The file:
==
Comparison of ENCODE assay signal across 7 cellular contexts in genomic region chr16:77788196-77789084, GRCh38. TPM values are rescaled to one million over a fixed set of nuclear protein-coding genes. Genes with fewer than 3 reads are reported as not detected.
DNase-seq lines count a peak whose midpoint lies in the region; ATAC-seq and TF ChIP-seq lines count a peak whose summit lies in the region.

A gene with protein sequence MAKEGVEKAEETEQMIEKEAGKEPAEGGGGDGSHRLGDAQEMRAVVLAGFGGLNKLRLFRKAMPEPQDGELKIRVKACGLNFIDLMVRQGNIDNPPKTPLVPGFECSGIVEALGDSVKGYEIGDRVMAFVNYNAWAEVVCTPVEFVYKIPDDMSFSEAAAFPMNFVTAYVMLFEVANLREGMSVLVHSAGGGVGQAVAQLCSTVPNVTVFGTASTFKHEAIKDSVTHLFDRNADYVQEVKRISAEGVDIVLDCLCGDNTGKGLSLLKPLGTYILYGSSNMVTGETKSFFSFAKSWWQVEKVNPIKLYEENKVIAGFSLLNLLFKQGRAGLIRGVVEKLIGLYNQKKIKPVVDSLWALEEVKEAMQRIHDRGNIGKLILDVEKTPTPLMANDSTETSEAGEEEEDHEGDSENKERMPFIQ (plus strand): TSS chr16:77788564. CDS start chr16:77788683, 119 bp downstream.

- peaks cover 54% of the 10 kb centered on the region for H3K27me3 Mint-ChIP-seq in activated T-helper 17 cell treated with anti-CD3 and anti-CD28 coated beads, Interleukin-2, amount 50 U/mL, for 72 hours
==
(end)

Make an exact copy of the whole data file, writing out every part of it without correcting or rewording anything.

Comparison of ENCODE assay signal across 7 cellular contexts in genomic region chr16:77788196-77789084, GRCh38. TPM values are rescaled to one million over a fixed set of nuclear protein-coding genes. Genes with fewer than 3 reads are reported as not detected.
DNase-seq lines count a peak whose midpoint lies in the region; ATAC-seq and TF ChIP-seq lines count a peak whose summit lies in the region.

A gene with protein sequence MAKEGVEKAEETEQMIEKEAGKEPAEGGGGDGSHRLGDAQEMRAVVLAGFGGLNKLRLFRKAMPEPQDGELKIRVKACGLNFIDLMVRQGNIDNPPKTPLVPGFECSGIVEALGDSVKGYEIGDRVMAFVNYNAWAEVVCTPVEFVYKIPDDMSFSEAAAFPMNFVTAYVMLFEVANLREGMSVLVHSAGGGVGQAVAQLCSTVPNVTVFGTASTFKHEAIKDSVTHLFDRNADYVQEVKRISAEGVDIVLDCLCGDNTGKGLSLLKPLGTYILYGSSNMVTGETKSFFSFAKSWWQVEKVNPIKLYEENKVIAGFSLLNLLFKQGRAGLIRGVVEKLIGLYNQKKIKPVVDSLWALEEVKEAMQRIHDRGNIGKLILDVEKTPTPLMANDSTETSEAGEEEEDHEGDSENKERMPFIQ (plus strand): TSS chr16:77788564. CDS start chr16:77788683, 119 bp downstream.

- peaks cover 54% of the 10 kb centered on the region for H3K27me3 Mint-ChIP-seq in activated T-helper 17 cell treated with anti-CD3 and anti-CD28 coated beads, Interleukin-2, amount 50 U/mL, for 72 hours